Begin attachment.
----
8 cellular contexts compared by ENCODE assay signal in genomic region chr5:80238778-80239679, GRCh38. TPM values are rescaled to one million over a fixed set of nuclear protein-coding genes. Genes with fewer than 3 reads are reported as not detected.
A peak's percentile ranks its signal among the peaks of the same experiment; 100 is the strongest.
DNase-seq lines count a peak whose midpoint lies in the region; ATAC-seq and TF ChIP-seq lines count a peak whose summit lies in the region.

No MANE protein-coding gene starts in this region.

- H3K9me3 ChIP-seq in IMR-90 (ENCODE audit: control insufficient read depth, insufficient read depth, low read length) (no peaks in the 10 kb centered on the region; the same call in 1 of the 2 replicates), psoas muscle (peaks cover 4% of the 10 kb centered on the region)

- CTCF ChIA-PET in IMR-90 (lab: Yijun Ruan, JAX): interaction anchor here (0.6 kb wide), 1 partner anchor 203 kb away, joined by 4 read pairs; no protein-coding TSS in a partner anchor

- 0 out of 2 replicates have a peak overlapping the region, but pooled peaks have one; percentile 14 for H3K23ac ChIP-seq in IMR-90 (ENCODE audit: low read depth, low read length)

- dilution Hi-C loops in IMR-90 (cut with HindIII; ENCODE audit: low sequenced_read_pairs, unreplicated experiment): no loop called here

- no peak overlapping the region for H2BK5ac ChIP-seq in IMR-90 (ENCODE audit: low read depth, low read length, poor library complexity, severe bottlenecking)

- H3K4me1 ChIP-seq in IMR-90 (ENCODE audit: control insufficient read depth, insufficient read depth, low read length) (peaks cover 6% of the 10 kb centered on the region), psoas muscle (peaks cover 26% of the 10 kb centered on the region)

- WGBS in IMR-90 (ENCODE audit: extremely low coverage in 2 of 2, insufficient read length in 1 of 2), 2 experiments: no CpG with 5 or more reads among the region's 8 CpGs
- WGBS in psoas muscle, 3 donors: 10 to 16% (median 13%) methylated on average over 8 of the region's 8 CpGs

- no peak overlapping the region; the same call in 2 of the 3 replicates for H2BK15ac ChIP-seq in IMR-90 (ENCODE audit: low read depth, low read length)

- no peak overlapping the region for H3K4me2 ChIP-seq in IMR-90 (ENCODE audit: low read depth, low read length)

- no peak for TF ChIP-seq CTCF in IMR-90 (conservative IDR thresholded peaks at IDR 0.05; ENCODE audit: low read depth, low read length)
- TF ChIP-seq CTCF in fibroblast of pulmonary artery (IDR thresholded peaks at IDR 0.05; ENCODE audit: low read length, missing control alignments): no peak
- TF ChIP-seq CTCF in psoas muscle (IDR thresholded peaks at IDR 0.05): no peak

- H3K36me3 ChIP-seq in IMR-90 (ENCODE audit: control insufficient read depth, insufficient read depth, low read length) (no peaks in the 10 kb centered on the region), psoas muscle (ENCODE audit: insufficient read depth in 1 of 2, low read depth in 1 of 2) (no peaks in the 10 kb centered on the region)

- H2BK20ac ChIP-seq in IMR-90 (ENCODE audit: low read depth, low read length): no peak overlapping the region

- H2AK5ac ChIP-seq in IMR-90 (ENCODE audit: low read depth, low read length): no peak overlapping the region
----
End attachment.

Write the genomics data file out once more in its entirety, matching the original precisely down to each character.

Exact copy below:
8 cellular contexts compared by ENCODE assay signal in genomic region chr5:80238778-80239679, GRCh38. TPM values are rescaled to one million over a fixed set of nuclear protein-coding genes. Genes with fewer than 3 reads are reported as not detected.
A peak's percentile ranks its signal among the peaks of the same experiment; 100 is the strongest.
DNase-seq lines count a peak whose midpoint lies in the region; ATAC-seq and TF ChIP-seq lines count a peak whose summit lies in the region.

No MANE protein-coding gene starts in this region.

- H3K9me3 ChIP-seq in IMR-90 (ENCODE audit: control insufficient read depth, insufficient read depth, low read length) (no peaks in the 10 kb centered on the region; the same call in 1 of the 2 replicates), psoas muscle (peaks cover 4% of the 10 kb centered on the region)

- CTCF ChIA-PET in IMR-90 (lab: Yijun Ruan, JAX): interaction anchor here (0.6 kb wide), 1 partner anchor 203 kb away, joined by 4 read pairs; no protein-coding TSS in a partner anchor

- 0 out of 2 replicates have a peak overlapping the region, but pooled peaks have one; percentile 14 for H3K23ac ChIP-seq in IMR-90 (ENCODE audit: low read depth, low read length)

- dilution Hi-C loops in IMR-90 (cut with HindIII; ENCODE audit: low sequenced_read_pairs, unreplicated experiment): no loop called here

- no peak overlapping the region for H2BK5ac ChIP-seq in IMR-90 (ENCODE audit: low read depth, low read length, poor library complexity, severe bottlenecking)

- H3K4me1 ChIP-seq in IMR-90 (ENCODE audit: control insufficient read depth, insufficient read depth, low read length) (peaks cover 6% of the 10 kb centered on the region), psoas muscle (peaks cover 26% of the 10 kb centered on the region)

- WGBS in IMR-90 (ENCODE audit: extremely low coverage in 2 of 2, insufficient read length in 1 of 2), 2 experiments: no CpG with 5 or more reads among the region's 8 CpGs
- WGBS in psoas muscle, 3 donors: 10 to 16% (median 13%) methylated on average over 8 of the region's 8 CpGs

- no peak overlapping the region; the same call in 2 of the 3 replicates for H2BK15ac ChIP-seq in IMR-90 (ENCODE audit: low read depth, low read length)

- no peak overlapping the region for H3K4me2 ChIP-seq in IMR-90 (ENCODE audit: low read depth, low read length)

- no peak for TF ChIP-seq CTCF in IMR-90 (conservative IDR thresholded peaks at IDR 0.05; ENCODE audit: low read depth, low read length)
- TF ChIP-seq CTCF in fibroblast of pulmonary artery (IDR thresholded peaks at IDR 0.05; ENCODE audit: low read length, missing control alignments): no peak
- TF ChIP-seq CTCF in psoas muscle (IDR thresholded peaks at IDR 0.05): no peak

- H3K36me3 ChIP-seq in IMR-90 (ENCODE audit: control insufficient read depth, insufficient read depth, low read length) (no peaks in the 10 kb centered on the region), psoas muscle (ENCODE audit: insufficient read depth in 1 of 2, low read depth in 1 of 2) (no peaks in the 10 kb centered on the region)

- H2BK20ac ChIP-seq in IMR-90 (ENCODE audit: low read depth, low read length): no peak overlapping the region

- H2AK5ac ChIP-seq in IMR-90 (ENCODE audit: low read depth, low read length): no peak overlapping the region